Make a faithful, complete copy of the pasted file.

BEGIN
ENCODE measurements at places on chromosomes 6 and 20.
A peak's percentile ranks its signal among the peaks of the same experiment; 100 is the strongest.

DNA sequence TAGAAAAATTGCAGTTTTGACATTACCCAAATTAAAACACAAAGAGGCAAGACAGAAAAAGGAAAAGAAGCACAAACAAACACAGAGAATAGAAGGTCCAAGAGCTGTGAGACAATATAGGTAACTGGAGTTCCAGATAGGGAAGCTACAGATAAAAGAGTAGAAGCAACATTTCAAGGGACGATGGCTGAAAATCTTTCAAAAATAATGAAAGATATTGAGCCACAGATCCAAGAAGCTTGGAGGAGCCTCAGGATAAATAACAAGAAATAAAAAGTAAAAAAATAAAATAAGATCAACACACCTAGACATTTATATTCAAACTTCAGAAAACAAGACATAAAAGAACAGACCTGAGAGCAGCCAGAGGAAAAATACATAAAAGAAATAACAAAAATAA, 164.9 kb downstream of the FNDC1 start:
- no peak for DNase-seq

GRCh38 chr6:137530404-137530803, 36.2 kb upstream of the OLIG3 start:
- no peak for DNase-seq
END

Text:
ENCODE measurements at places on chromosomes 6 and 20.
A peak's percentile ranks its signal among the peaks of the same experiment; 100 is the strongest.

DNA sequence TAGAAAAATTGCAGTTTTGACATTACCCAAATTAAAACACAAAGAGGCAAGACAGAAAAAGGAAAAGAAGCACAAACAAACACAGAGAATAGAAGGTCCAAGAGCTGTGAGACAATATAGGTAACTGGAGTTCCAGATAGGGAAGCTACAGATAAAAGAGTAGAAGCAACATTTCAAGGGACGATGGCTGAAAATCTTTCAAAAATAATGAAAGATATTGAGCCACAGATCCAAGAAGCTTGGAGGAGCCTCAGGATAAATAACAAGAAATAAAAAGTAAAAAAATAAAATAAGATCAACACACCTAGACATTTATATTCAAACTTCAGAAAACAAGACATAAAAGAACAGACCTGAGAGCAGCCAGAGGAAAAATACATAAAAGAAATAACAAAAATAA, 164.9 kb downstream of the FNDC1 start:
- no peak for DNase-seq

GRCh38 chr6:137530404-137530803, 36.2 kb upstream of the OLIG3 start:
- no peak for DNase-seq